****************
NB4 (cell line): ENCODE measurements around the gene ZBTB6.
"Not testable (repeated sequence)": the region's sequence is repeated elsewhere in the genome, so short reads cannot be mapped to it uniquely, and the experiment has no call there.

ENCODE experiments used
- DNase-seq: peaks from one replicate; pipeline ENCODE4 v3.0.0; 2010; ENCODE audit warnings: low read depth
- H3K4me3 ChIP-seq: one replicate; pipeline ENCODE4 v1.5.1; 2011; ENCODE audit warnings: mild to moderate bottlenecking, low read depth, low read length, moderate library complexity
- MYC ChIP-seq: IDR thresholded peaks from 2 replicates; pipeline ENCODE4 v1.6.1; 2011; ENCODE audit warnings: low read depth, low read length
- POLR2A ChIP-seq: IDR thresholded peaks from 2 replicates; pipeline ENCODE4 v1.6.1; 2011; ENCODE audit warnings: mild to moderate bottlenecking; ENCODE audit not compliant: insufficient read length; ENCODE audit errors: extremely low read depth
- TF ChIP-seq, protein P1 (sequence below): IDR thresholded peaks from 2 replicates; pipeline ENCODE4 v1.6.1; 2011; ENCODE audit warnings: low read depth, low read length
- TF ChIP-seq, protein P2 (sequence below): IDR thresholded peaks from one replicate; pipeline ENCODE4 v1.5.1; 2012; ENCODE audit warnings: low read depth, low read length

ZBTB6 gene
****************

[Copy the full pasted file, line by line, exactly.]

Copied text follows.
NB4 (cell line): ENCODE measurements around the gene ZBTB6.
"Not testable (repeated sequence)": the region's sequence is repeated elsewhere in the genome, so short reads cannot be mapped to it uniquely, and the experiment has no call there.

ENCODE experiments used
- DNase-seq: peaks from one replicate; pipeline ENCODE4 v3.0.0; 2010; ENCODE audit warnings: low read depth
- H3K4me3 ChIP-seq: one replicate; pipeline ENCODE4 v1.5.1; 2011; ENCODE audit warnings: mild to moderate bottlenecking, low read depth, low read length, moderate library complexity
- MYC ChIP-seq: IDR thresholded peaks from 2 replicates; pipeline ENCODE4 v1.6.1; 2011; ENCODE audit warnings: low read depth, low read length
- POLR2A ChIP-seq: IDR thresholded peaks from 2 replicates; pipeline ENCODE4 v1.6.1; 2011; ENCODE audit warnings: mild to moderate bottlenecking; ENCODE audit not compliant: insufficient read length; ENCODE audit errors: extremely low read depth
- TF ChIP-seq, protein P1 (sequence below): IDR thresholded peaks from 2 replicates; pipeline ENCODE4 v1.6.1; 2011; ENCODE audit warnings: low read depth, low read length
- TF ChIP-seq, protein P2 (sequence below): IDR thresholded peaks from one replicate; pipeline ENCODE4 v1.5.1; 2012; ENCODE audit warnings: low read depth, low read length

ZBTB6 gene